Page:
Into the Forest 2018 Reading Challenge

This annual challenge is hosted by the Into the Forest group on Goodreads. Into the Forest is a group to “discuss the fairy and folk tales, world mythologies, mythic fiction, magical realism fiction, and monsters. Of course, we also discuss retellings. In short, if you like myth, legends, and fairy tales, welcome home.

The rules are simple: read a title that fits the group’s genres and the challenge category.

The challenge runs from January 1, 2018 through December 31, 2018.

Group members discuss their progress in this thread.

1. A book by a modern author known for the the retelling genre – e.g., De Lint, McKillip, Marillier, Jane Yolen, Robin McKinley, etc.

✓ Winter Rose by Patricia McKillip – my review
(my library; also on Endicott list; also Mythopoeic nominee)

  • Daughter of the Forest by Juliet Marillier (my library; also on Endicott list)
  • White as Snow by Tanith Lee (my library; also on Endicott list)

2. One of Andrew Lang’s Colored Fairy Books.

3. A book involving teleportation or transportation to another world or fairy-tale world.

  • Beneath the Sugar Sky by Seanan McGuire (pre-ordered 11/11/17; releases January 2018)
  • Kindred by Octavia E. Butler (MPL has it)
  • Labyrinth Lost by Zoraida Córdova (MPL has it)
  • A Wish After Midnight by Zetta Elliott (MPL has it)

4. A retelling of a children’s or adult’s literature classic.

  • The Child Thief by Brom [Peter Pan]
  • ?

5. A book that has been nominated for the Mythopoeic Award.

  • Will Do Magic for Small Change by Andrea Hairston (at home, from MPL)
  • Redemption in Indigo by Karen Lord (MPL has it)
  • The New Moon’s Arms by Nalo Hopkinson (MPL has it)
  • Shadowshaper by Daniel José Older (MPL has it)
  • Grendel by John Gardner (my library)

6. A non-fiction book about the author of, or a character from, a famous fairy/folk tale or myth.

  • The Invention of Angela Carter: A Biography by Edmund Gordon (4 stars on GR; authorized by Carter’s estate; MPL has it)
  • ?

7. A retelling inspired by fairy/folk tales or myths from a non-European culture.

  • The Djinn Falls in Love and Other Stories (a collection; my library)
  • Sister of My Heart by Chitra Banerjee Divakaruni (also on Endicott list; MPL has it)

8. A retelling inspired by First Nations/Native American folktales or mythology.

  • Ceremony by Leslie Marmon Silko (of the Laguna Pueblo tribe) (my library)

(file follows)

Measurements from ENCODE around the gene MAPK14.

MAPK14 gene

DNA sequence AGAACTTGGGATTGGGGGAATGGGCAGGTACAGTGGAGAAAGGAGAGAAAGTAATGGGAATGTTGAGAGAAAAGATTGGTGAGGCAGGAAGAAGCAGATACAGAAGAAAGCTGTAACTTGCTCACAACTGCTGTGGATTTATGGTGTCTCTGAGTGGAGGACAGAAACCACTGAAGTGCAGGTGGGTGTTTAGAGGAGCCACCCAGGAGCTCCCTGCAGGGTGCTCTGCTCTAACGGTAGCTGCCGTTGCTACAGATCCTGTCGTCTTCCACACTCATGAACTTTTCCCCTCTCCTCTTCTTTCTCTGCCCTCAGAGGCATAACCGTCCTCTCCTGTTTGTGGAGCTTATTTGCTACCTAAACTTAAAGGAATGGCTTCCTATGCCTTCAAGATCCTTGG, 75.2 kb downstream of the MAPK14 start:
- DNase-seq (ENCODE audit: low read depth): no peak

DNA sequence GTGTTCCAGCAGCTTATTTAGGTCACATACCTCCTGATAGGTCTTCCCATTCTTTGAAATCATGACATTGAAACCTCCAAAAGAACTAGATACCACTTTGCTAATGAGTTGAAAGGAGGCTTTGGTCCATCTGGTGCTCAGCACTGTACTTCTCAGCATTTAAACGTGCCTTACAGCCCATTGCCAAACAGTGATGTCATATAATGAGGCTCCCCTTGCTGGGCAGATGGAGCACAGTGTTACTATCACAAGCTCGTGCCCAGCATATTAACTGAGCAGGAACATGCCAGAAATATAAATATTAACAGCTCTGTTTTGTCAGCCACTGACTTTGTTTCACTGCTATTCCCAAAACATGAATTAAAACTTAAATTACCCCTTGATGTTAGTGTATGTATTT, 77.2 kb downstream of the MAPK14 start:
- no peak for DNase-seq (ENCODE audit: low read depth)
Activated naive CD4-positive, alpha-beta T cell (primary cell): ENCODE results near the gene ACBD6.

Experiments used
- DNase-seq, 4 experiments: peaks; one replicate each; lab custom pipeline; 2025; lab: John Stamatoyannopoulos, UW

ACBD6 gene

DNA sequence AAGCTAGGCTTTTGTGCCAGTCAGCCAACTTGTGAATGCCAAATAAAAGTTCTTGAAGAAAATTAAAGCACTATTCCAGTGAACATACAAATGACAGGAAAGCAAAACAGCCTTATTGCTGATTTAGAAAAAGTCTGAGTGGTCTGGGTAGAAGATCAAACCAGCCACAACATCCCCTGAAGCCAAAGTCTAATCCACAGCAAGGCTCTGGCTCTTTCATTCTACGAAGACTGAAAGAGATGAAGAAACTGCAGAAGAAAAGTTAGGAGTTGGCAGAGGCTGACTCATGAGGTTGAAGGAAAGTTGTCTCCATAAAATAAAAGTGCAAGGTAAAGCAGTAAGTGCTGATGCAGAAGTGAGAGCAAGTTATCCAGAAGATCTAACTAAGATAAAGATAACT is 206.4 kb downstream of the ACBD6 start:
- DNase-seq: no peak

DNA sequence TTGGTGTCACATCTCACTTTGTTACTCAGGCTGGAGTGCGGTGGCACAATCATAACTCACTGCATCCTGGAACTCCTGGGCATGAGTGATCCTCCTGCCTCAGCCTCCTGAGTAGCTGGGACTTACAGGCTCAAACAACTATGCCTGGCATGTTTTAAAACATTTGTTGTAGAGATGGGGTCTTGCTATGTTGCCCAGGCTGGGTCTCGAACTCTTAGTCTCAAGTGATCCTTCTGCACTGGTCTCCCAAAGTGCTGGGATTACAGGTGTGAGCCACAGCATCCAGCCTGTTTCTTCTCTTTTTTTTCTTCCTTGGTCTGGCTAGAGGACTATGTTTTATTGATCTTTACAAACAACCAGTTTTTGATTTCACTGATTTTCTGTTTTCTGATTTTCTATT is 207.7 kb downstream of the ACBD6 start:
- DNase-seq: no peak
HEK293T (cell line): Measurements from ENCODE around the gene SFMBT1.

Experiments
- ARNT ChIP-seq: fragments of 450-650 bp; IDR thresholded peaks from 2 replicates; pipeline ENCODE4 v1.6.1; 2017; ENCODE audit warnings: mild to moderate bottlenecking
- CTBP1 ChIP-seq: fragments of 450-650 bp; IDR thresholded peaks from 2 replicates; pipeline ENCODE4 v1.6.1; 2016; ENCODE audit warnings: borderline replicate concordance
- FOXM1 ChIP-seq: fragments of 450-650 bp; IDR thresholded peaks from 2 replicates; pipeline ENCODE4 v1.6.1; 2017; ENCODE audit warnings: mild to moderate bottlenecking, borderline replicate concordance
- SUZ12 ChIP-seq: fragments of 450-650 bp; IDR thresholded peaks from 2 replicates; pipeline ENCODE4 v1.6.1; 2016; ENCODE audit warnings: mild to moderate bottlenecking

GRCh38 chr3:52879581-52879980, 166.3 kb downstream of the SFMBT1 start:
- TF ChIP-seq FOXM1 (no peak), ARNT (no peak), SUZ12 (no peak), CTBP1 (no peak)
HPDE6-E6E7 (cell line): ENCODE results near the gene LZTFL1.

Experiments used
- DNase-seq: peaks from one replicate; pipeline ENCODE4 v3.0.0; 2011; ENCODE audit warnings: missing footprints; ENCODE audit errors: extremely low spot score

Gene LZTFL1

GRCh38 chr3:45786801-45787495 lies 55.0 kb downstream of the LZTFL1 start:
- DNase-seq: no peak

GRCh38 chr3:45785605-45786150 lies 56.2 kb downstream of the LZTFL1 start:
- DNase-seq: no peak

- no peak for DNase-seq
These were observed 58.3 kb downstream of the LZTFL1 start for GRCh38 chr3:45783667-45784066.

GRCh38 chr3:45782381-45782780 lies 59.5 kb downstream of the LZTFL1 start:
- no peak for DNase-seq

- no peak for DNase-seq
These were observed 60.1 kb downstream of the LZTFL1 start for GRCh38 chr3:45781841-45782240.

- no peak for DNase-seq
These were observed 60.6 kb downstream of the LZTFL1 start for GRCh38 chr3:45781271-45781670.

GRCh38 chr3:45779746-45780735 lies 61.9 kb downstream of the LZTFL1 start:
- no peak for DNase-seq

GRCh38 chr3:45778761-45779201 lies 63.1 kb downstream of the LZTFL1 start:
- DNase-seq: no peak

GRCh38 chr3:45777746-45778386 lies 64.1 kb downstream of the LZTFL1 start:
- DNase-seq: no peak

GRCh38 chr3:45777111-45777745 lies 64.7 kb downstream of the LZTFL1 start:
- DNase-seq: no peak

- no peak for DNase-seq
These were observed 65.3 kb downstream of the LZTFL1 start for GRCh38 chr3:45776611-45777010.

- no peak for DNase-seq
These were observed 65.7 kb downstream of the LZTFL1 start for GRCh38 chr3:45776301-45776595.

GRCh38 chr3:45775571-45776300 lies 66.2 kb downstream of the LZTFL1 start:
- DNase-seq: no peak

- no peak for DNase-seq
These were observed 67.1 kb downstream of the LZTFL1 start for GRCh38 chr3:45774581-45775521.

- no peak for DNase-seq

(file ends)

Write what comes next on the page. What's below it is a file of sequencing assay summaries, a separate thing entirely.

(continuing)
• When the Chenoo Howls : Native American Tales of Terror by Joseph Bruchac (of the Abenaki tribe) (MPL has it)

9. Read one additional book from a series you started prior to 2018.

  • The Mermaid’s Madness (Princess #2) by Jim C. Hines (my library)
  • Who Fears Death by Nnedi Okorafor (MPL has it)
  • Beauty, Beast, and Belladonna (Fairy Tale Fatal Book #3) by Maia Chance (my library)
  • The Current & the Cure (Water and the Wild #3, finale) by KE Ormsbee (pre-order; releases May 2018) (This could also work for #3)

10. A retelling, novel inspired by, or original tale based on a classic European myth, fairy or folktale – e.g., Arthurian legends.

  • Blue Diary by Alice Hoffman [Bluebeard] (also on Endicott list) (MPL has it)
  • Fair Peril [Frog Prince] (also on Endicott list; also Mythopoeic nominee) (MPL has it)

11. One “essential” fairy tale, folktale, myth – i.e., A book considered an essential [fairy-tale/ folktale/ mythic] read that you haven’t gotten around to reading yet. This could be a novel or a collection.

  • ?
  • ?

12. A novel or short story anthology in translation.

  • The Wandering Unicorn by Manuel Mujica Lainez (my library; also Mythopoeic nominee)
  • Troll: A Love Story by Johanna Sinisalo [Finland] (also on Endicott list) (wishlist)
  • The Garden of the Departed Cats by Bilge Karasu [Turkey] (also on Endicott list) (wishlist)

I’ve participated for several years, but this year I decided to create a page for tracking my initial ideas versus what I end up reading for each category. My plan is to read at least 24 books in total; two books in each category except #2, in which I’ll only read one book, and #9, in which I’ll read three books. Here’s what I read in 2012; 2013; 2014; 2015; 2016; 2017.

Last Updated: 1/7/2018